Michelangelo & Raphael Room
The painting of the Holy Family known as the Doni Tondo is Michelangelo’s only finished panel painting to survive to the present day and I love that it’s in company with so many Raphael paintings in the same room. While these two artists were notorious rivals (was there any artist Michelangelo wasn’t a rival with?) you can see why they would have had their differences in a single glance. The two masters had two distinctive styles.
Michelangelo’s figures in the Holy Family almost seem carved, weighty and vibrantly colored as if they represent an exalted super-human version of themselves. Raphael, in his portraits and his Madonnas, uses a softer line and gentle coloring that effuses harmony and grace. Don’t miss the portraits of Agnolo Doni and Maddalena Strozzi to the left of the Doni Tondo – it was their marriage for which they commissioned Raphael’s portraits and Michelangelo’s Doni Tondo.
The Niobe Room
There’s one room that I always see people pass by, unaware of what they are missing. It’s toward the end of the final passage on top floor (the first that you visit) and by now you’ve been saturated in paintings and are getting more intrigued by the smell of coffee coming from the end of the hall then getting lost in another room of paintings. But don’t miss the beautiful Niobe room. Painted in moss green with an astounding gold leaf ceiling, it’s unlike any other room in the gallery as it was designed long after the Medici in 1780 under Pietro Leopoldo of the Habsburg-Lorraine dynasty (green interior decoration was kind of their “thing”). The room houses ancient roman statues of Niobe and her children (killed, in the Greek myth, because Niobe’s pride offended the mother of Artemis and Apollo). The end wall paintings are two gigantic paintings by Peter Paul Rubens: Henry IV at the Battle of Ivry and The Triumphal Entry of Henry IV into Paris. The pieces in juxtaposition with each other and complemented by the exquisite details of the room make this a must stop for me.
Loggia dei Lanzi view
Ok, now you can take a break in one of the most privileged positions in Florence: atop the Loggia dei Lanzi. You can grab a coffee and rest your feet in preparation for the next floor of the Uffizi gallery while taking in the view over the rooftops of Florence all the way to the dome of the cathedral. It’s also the best view of the Palazzo Vecchio’s decorative shields that you can get.
Titian’s Venus of Urbino
Entering the next floor of the Uffizi, you’ll find paintings by Bronzino, Pontormo, Rosso Fiorentino and Vasari but my favorite, tucked all the way in the back corner through what can start to feel like a bit of a labyrinth is Titian’s stunning Venus of Urbino (1538). Set against a forest green wall in the newly refurbished wing of the gallery, a soon to be bride is supposedly awaiting her servants to prepare for a betrothal ceremony. But don’t be fooled. This is Titian’s version of Venus incarnate. In this painting, the Greek and Roman goddess that inspired Botticelli has left the world of myth and entered into a contemporary Renaissance palazzo but she’s lost none of her sensuality and beauty.
Artemesia Gentileschi’s Judith Beheading Holofernes
I know you’re tired by now but if you’re anything like me, this painting will hit you like a punch to the gut. The Biblical tale of Judith and Holofernes has been depicted hundreds of times in art: the Assyrian general Holofernes besieging the city of Bethulia is brought down by his own lust when Judith sneaks into his room, plies him with wine and flirtation and, once is guard is down, promptly relieves him of his head. But I challenge you to find a depiction of this story that is more visceral and real than this one. Judith is no shy lass but a hefty, muscular woman using all her strength to saw off the head of the general who has threatened her people. Many have drawn comparisons between Gentileschi’s depiction of this scene and her own desire for revenge after being raped by her painting tutor as a young woman. Whether or not feelings of revenge motivated the artist, Gentileschi’s Judith and Holofernes stands on its own as one of the most vital, determined, and formidable depictions of Judith in art history.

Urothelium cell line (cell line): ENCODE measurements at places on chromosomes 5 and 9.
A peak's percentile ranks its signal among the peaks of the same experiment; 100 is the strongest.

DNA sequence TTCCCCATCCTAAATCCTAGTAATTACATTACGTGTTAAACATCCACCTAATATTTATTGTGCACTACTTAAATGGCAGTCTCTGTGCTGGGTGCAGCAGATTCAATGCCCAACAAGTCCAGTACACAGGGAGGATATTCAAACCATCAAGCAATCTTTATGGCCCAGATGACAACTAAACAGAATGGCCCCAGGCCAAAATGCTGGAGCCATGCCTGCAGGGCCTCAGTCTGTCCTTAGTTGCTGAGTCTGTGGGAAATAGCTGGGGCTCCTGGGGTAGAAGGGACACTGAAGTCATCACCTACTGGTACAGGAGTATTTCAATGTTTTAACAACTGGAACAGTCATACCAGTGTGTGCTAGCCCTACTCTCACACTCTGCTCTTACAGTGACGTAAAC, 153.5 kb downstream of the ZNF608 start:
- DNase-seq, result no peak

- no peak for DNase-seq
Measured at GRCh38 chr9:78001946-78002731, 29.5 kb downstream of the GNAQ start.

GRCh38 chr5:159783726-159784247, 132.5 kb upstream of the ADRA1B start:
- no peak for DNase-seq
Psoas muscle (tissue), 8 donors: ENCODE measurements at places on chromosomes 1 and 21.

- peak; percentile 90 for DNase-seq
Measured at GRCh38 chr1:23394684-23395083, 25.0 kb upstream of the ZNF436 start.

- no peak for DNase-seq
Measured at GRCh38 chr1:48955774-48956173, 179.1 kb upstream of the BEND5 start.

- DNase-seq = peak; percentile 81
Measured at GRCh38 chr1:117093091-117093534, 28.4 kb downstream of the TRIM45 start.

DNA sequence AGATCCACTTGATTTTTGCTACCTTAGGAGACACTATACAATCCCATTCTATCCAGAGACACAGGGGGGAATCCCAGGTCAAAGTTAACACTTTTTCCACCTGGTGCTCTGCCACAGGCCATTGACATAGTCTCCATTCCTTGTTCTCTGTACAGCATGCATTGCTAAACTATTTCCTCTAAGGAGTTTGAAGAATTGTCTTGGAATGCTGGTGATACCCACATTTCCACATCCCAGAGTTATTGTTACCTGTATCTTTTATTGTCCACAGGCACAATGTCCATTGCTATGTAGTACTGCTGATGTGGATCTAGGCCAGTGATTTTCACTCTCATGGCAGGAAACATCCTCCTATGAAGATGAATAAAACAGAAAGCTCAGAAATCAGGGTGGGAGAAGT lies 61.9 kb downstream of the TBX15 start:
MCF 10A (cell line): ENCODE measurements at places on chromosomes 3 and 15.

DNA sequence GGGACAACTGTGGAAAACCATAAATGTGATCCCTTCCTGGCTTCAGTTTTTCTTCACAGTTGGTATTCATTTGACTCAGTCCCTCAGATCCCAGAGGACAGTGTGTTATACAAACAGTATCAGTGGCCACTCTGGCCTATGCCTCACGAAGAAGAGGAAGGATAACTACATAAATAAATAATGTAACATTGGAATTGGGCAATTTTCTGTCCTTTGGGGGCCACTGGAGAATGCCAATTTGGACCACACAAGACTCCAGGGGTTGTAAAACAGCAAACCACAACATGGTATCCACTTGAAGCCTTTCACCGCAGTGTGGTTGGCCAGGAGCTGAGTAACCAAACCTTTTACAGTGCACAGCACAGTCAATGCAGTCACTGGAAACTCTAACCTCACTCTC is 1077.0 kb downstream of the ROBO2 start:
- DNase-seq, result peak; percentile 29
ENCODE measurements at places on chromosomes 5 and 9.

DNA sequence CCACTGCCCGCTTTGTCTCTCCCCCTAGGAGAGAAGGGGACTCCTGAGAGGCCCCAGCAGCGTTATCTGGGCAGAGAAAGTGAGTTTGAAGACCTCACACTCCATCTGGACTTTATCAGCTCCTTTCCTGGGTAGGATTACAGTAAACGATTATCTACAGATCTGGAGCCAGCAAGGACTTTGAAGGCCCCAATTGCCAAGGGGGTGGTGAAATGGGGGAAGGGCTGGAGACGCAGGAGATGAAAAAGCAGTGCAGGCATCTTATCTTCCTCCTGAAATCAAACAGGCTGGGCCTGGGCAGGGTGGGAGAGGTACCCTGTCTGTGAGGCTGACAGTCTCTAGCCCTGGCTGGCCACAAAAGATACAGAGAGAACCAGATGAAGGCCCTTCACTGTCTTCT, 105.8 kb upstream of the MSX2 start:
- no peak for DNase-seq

Caravaggio’s Head of Medusa
There’s simply no Medusa like Caravaggio’s Medusa. Partly because there’s no artist quite like Caravaggio when it comes to works oozing dramatic, dirty realism. Caravaggio took art to a new place that was exciting and shocking and asked his viewers to rethink all those pretty angels and damsels and heroes they had gotten used to during the Renaissance. And this is one piece where the medium actually tells part of the story, unlike any other in the gallery. Look closely, the painting is made on a shield. Remember, Medusa is the Greek mythological woman that was cursed to have snakes for hair and to turn all who looked at her to stone. Perseus defeats her by using the mirror on his shield to see where she is, so he can cut off her head without risking the eye contact that would turn him to stone. So, if Caravaggio paints her decapitation on a shield, he’s signaling not just a pivotal moment of the myth, but registering Medusa’s self-awareness as she witnesses her own demise. It doesn’t get more dramatic than that!
Uffizi Gallery Tickets
Hours: 8.15am-6.50pmClosed: Mondays, January 1, December 25
Tickets Nov-Feb: €12 + €4 booking fee (reduced and children under 18 €2 + 4 booking fee)
Tickets March-Oct: €20 + €4 booking fee (reduced and children under 18 €2 + 4 booking fee)
Buy your tickets online in advance for a specific entry time so you can avoid a long line!